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Water is probably the one drink that we overlook when wanting to quench our thirst. Water is required for every process of our body, so dehydration can occur in any circumstance. Try drinking a little water if you are feeling fatigue, drowsiness, inattention or just general malaise. Staying fully hydrated will help you feel good and focused.
Severe dehydration has many signs that can cause that dreaded visit to the hospital or ambulatory services. Usually a significant drop in blood pressure is due to lack of volume of water. You will be getting less oxygen and blood to get to where they need to be, which will force the heart and lungs to work overtime. Your body works hard to cool itself and fever sets in, followed by unconsciousness.
If you are a coffee drinker, it is an astringent, and smoke can cause minor burns, camouflaging the feeling of thirst you may be feeling in your mouth. Only water can do the best job for you in hydrating your body. Follow your body signals. Do not confuse thirst and hunger, so always try some water first before that vending machine.
Lack of water can make you itch and uncomfortable. The dryness can also be prevalent in the skin as chronic dehydration takes its toll with dry and flaky skin, slow healing wounds and maybe even bruising can be partly explained by a lack of water. Our body excretions can tell us a lot about what it needs. Urine can give us some hints about our health and stool can almost be read like a book with the right training. Urine, when healthy, will be a pale yellow to almost clear. The darker yellow it is, the more water your body needs. If the urine is any other color, you need to see your doctor.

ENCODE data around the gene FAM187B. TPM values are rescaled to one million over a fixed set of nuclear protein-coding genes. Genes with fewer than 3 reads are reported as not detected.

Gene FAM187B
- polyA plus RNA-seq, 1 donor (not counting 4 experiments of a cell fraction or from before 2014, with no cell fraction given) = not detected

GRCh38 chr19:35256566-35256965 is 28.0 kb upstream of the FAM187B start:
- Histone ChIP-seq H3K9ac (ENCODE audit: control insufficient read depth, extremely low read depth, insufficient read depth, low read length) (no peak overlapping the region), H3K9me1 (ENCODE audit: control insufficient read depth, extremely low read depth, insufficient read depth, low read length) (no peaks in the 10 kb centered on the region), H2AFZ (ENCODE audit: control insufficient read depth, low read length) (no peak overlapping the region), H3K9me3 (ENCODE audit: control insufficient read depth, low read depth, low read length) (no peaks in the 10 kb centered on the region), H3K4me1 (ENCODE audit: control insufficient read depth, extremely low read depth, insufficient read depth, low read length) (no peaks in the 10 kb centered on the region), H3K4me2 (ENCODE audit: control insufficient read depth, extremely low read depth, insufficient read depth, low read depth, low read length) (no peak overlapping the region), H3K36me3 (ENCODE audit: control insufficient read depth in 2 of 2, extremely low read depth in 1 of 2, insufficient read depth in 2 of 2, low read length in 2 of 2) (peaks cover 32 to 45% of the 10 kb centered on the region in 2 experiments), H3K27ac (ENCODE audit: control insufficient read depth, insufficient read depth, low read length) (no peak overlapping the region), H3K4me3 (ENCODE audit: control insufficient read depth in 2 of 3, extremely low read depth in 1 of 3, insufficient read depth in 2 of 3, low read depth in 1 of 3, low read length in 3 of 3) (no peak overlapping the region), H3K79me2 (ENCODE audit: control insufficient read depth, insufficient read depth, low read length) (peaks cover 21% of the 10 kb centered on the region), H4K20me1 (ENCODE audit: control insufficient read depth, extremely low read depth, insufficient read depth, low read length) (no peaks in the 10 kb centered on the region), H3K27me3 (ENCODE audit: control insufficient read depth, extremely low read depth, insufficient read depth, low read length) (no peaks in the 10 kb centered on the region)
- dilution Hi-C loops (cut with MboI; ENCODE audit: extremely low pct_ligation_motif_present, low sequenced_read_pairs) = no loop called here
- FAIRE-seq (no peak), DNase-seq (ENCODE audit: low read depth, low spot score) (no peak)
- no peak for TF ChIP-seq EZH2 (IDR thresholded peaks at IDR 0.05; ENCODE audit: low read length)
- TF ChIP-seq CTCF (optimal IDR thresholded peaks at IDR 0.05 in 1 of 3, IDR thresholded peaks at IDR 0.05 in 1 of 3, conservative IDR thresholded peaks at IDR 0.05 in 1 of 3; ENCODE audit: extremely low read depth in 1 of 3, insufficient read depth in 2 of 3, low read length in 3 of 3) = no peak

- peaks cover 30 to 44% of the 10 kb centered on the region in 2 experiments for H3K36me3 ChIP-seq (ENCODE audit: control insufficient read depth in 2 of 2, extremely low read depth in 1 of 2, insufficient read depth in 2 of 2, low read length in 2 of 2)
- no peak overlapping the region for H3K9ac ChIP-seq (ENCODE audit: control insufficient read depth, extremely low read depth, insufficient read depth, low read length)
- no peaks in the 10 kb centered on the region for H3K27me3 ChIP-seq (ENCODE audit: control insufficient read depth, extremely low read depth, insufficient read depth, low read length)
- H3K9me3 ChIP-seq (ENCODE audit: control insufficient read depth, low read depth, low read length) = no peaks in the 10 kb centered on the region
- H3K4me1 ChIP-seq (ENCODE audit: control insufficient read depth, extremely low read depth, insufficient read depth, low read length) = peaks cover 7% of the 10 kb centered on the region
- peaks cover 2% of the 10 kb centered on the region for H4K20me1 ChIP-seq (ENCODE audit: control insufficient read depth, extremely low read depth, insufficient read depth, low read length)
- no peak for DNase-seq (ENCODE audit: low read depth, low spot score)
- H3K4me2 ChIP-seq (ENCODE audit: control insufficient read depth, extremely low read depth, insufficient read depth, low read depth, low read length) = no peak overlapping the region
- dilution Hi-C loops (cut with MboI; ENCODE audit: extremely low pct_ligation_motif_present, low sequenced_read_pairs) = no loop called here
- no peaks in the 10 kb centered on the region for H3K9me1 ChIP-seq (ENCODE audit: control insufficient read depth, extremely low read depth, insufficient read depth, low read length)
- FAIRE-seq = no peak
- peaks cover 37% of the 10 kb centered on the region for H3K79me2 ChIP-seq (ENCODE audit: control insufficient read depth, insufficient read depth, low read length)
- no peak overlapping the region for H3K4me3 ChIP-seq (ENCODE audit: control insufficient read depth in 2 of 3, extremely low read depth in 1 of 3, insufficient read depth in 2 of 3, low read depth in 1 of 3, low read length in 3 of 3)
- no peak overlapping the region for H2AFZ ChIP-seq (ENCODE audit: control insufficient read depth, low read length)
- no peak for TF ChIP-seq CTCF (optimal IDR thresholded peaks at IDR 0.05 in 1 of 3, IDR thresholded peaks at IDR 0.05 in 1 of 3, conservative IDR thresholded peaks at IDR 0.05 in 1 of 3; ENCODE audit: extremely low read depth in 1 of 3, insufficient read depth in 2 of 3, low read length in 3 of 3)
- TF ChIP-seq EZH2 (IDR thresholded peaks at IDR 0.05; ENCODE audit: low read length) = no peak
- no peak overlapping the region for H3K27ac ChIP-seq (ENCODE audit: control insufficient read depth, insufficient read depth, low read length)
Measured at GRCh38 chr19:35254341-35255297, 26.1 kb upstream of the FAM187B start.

The mind and everything it entails takes up to 80% of the food, water and oxygen we take in. However, the brain makes a huge fuss over little things so a small drop in body water mass can cause a big headache. When water levels drop and your brain starts to panic, it will neglect some of the more superfluous responsibilities like balance, eyesight and comprehension needed for the bare necessities for survival.
You might be left feeling dizzy and your inner ears struggle to cope with the limited resources.
Nausea is common when confronting severe dehydration. Even though not common, severe lack of water can cause diarrhea. The most common form of diarrhea is caused by a bacterium that secretes substances that draw water into the intestines. The water is flushed from your body, dehydrating you quickly. Children and the elderly are most susceptible and should be kept in mind in this respect.
If you feel you are slower than usual, it just might be your water intake. If you are taking a dietary fiber supplement, you should double your daily amount of water.
You can do a simple test to gauge your hydration, even though everyone is different. Place your hand in front of you, palm down, and spread your fingers. Then pinch the skin gently of the first knuckle, parallel to the finger and let go. If the skin snaps back as elastic back to its shape, you’re hydrated, but if the skin stays pinched, you probably need more water. This is in no way a diagnosis, but a helpful hint.
Try taking some time when you’re bored and your curiosity is at a peak to find your “healthy normal” by doing some knuckle pinching, urine color classification and some good old water!
-Dr Fredda Branyon